WHY I WROTE THE LADY FUGITIVE
By Ada Brownell
Could the unusual things your ancestors did make a good book?
My grandmother, Minnie, was an elocutionist who performed her original poems and songs on stage in Colorado when she was a teenager. Among those was a humorous poem based on the nursery rhyme, “Old Mother Hubbard,” and with a little smile, Grandma recited it until she was in her 90s. Grandma’s song, “Rocky Mountain Columbine,” was in the running for the Colorado state song. She loved to play the piano and sing the tune up until her death. She wasn’t a redhead like my mother, but she had spunk. From what I’ve been told by different relatives, she was orphaned at a young age and traded among relatives. She ended up with an uncle in Pueblo, Colo.
In Pueblo, she graduated from Centennial High School and received a teaching certificate. Called High School of District One in the beginning, the school was an adobe building renamed Centennial three years later in 1876. It was one hundred years after the signing of the Declaration of Independence and the year Colorado was admitted to the union. Colorado was dubbed “The Centennial State,” and that’s how the school became Centennial.
Some relatives said and others denied, that among all Grandma’s successes trouble brewed. From what I’ve heard, the uncle was abusive. (I’m the youngest in the family and not all the stories among us jibed.) Whatever the reason, Minnie packed a suitcase and took off walking. Perhaps she caught a ride on a wagon, but she ended up about 35 miles down the road near Florence, Colo. She got a job teaching in a one-room adobe school.
In that area is where she met William Shepherd, my grandfather. I never met him, but I’ve always been fascinated that he traveled around in his youth showing one of the first Passion-of-the-Christ moving picture shows. My brother has the reel. As with William in The Lady Fugitive, Grandpa’s father was murdered.
After they were married, Grandma and Grandpa moved to Iowa, where their farming and ranching prospered. When my mother, Rita, went to college in about 1917, she said money wasn’t a problem.
Then Grandpa invested in sheep, and during the Great Depression of 1920, often called , “the forgotten depression,” they lost everything. They homesteaded near Walsenburg, Colo., and then Grandpa became the sheriff in Alamo, a nearby mining community. He died of pneumonia after making his rounds in the small mining town. Grandma took the money they’d saved, invested in two large houses in Pueblo, divided them into apartments, and supported herself. She never married again.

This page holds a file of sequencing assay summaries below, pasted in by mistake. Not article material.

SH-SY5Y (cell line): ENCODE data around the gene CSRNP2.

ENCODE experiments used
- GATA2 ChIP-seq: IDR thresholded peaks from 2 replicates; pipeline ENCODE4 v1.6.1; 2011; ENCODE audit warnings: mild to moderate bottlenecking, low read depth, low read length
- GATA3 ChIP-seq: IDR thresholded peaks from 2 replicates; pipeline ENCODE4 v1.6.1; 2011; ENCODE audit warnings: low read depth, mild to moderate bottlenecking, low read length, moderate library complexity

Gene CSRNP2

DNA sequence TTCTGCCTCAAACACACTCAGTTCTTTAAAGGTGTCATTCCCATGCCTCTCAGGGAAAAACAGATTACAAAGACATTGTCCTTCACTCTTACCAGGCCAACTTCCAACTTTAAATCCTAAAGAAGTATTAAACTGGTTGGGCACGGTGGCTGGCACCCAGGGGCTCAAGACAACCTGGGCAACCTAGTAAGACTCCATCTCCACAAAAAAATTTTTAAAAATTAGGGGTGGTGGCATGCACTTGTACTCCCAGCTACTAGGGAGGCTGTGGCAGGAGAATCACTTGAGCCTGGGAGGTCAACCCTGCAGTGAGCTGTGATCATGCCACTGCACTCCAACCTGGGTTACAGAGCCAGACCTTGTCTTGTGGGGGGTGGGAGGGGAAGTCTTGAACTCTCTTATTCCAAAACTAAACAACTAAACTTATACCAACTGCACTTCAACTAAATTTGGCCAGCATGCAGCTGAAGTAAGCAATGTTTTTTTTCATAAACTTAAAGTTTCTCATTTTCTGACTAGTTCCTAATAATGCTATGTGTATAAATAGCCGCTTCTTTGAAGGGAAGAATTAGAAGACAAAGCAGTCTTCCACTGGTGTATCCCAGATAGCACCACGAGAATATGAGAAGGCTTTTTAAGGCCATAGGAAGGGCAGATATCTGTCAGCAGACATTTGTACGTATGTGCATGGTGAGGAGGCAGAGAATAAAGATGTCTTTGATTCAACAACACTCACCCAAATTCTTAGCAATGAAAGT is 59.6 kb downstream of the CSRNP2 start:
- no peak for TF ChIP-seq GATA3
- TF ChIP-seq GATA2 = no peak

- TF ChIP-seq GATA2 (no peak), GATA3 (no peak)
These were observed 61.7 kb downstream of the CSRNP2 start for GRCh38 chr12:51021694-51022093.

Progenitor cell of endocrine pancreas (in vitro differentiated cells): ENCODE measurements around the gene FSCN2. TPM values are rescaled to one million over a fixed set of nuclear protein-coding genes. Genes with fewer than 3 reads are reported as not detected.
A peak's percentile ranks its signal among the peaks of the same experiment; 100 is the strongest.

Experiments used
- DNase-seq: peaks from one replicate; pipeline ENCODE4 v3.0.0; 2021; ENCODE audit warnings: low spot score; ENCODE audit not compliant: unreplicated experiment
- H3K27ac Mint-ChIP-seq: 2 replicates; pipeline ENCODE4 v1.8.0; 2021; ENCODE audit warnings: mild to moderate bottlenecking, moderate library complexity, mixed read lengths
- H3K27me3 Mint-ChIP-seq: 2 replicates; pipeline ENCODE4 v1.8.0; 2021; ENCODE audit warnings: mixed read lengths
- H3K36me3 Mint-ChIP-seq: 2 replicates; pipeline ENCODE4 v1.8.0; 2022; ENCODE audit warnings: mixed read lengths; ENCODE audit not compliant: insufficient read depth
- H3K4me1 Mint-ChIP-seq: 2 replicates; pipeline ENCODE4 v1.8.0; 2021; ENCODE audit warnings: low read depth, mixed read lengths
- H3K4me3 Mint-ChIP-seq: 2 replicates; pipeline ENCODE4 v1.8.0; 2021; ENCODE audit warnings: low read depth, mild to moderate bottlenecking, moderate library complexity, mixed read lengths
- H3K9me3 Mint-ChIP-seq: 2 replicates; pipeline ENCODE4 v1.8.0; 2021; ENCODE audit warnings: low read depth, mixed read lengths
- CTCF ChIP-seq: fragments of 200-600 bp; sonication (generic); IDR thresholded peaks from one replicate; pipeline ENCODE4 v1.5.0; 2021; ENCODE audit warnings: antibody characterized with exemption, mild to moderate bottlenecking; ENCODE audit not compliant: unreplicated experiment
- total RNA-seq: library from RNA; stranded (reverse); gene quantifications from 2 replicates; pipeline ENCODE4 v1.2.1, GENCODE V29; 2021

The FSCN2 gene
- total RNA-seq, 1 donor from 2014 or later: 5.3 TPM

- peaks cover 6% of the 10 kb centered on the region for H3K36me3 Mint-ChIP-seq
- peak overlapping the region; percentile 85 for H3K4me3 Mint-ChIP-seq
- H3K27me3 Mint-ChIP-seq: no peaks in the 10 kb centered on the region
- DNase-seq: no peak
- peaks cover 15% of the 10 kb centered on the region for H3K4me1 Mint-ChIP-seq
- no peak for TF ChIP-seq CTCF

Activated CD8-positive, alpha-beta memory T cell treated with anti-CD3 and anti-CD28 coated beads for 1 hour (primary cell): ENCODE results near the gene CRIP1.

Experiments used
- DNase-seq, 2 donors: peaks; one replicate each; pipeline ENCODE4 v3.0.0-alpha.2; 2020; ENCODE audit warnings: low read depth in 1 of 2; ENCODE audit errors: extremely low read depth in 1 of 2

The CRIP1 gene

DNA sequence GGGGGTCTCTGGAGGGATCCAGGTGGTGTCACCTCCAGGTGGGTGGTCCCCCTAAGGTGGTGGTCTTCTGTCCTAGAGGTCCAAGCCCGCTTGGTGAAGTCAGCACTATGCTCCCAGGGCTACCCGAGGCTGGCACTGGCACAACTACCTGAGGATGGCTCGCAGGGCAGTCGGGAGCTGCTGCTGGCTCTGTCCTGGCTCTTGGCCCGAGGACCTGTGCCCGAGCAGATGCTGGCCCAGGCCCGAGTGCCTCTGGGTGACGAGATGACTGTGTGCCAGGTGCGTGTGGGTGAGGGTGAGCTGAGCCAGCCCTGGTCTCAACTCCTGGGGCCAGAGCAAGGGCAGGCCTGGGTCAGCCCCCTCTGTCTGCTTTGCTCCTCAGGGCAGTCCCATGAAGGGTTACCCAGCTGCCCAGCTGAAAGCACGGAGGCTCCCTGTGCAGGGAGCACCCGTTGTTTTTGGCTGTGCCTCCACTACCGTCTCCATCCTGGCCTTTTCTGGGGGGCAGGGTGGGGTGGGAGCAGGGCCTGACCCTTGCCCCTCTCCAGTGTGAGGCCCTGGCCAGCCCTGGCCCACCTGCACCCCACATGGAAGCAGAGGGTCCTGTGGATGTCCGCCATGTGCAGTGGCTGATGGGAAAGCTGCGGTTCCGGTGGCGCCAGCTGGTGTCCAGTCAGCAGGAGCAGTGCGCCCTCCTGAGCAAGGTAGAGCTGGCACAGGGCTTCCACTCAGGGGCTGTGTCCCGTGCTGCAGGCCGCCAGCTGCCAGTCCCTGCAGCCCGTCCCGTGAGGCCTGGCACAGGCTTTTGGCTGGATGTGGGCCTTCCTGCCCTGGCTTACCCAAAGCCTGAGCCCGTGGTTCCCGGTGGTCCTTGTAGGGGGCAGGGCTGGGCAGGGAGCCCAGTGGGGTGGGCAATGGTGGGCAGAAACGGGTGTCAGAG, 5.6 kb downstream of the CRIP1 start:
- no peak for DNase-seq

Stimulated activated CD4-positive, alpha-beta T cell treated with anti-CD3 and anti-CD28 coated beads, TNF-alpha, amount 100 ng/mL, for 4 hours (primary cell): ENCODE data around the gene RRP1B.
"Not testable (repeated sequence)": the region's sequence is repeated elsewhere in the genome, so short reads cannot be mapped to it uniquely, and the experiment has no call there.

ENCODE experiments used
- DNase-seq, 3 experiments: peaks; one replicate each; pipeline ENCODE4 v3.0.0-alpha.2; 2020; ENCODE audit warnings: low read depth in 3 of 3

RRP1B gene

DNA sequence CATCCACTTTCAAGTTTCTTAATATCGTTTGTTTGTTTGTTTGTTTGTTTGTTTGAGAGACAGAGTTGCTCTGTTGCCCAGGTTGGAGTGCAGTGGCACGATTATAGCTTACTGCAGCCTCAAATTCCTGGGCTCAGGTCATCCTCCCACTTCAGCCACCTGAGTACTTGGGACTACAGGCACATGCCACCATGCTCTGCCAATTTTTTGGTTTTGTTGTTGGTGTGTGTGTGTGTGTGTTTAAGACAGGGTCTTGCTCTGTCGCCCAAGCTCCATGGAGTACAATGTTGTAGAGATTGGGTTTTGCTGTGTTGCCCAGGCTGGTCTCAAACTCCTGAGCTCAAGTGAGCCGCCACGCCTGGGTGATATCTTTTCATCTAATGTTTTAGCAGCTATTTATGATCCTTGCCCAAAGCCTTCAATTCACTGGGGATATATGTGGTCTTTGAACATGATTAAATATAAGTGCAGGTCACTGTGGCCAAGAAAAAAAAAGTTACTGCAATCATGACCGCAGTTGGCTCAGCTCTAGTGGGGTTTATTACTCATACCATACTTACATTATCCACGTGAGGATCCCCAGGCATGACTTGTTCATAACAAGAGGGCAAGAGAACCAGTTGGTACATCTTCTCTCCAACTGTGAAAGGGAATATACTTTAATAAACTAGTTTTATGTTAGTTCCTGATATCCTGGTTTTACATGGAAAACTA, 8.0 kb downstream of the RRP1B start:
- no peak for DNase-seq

I wish I had been there to find out how my grandparents met and more details, but I wasn’t. So The Lady Fugitive is the story of Jenny Louise Parks and William O’Casey. They have some experiences similar to my grandparents, such as Jenny, an orphan like Grandma, running away from an abusive uncle. Yet in my story, she has a price on her head. But Jenny and William and the events in The Lady Fugitive are fiction. Any resemblance to persons living or dead is entirely coincidental, and it’s probably a good thing.
One reviewer said, “Jenny will have you laughing, biting your nails, wishing you had a gun to help.” What else can you expect from a fugitive?
Note: To celebrate The Lady Fugitive’s release, all four of Ada Brownell’s other e-books will be free Sept. 25-28: Imagine the Future You, a motivational Bible study for youth; Joe the Dreamer: The Castle and the Catapult, a novel; Swallowed by Life: Mysteries of Death, Resurrection and the Eternal, a group Bible study: and Confessions of a Pentecostal, published in 1978 by the Assemblies of God and released in 2011 for Kindle.
All are available on Ada Brownell’s Amazon Author page, including The Lady Fugitive. http://www.amazon.com/-/e/B001KJ2C06
Ada’s blog: http://www.inkfromanearthenvessel.blogspot.com.
ADA BROWNELL BIO
Ada Brownell, a devoted Bible student, has written for Christian publications since age 15 and spent much of her life as a reporter for The Pueblo Chieftain in Colo. She also is a veteran youth Christian education teacher. After moving to Missouri in her retirement, she continues to write books, freelance for Sunday school papers, Christian magazines, write op-ed pieces for newspapers, and blogs with stick-to-your-soul encouragement. She is critique group leader of Ozarks Chapter of American Christian Writers and a member of American Christian Fiction Writers. She and her husband have five children, one in heaven, eight grandchildren and two great-grandchildren.
Blog: http://inkfromanearthenvessel.blogspot.com Stick-to-Your-Soul Encouragement
Ada Brownell Amazon Author page http://www.amazon.com/-/e/B001KJ2C06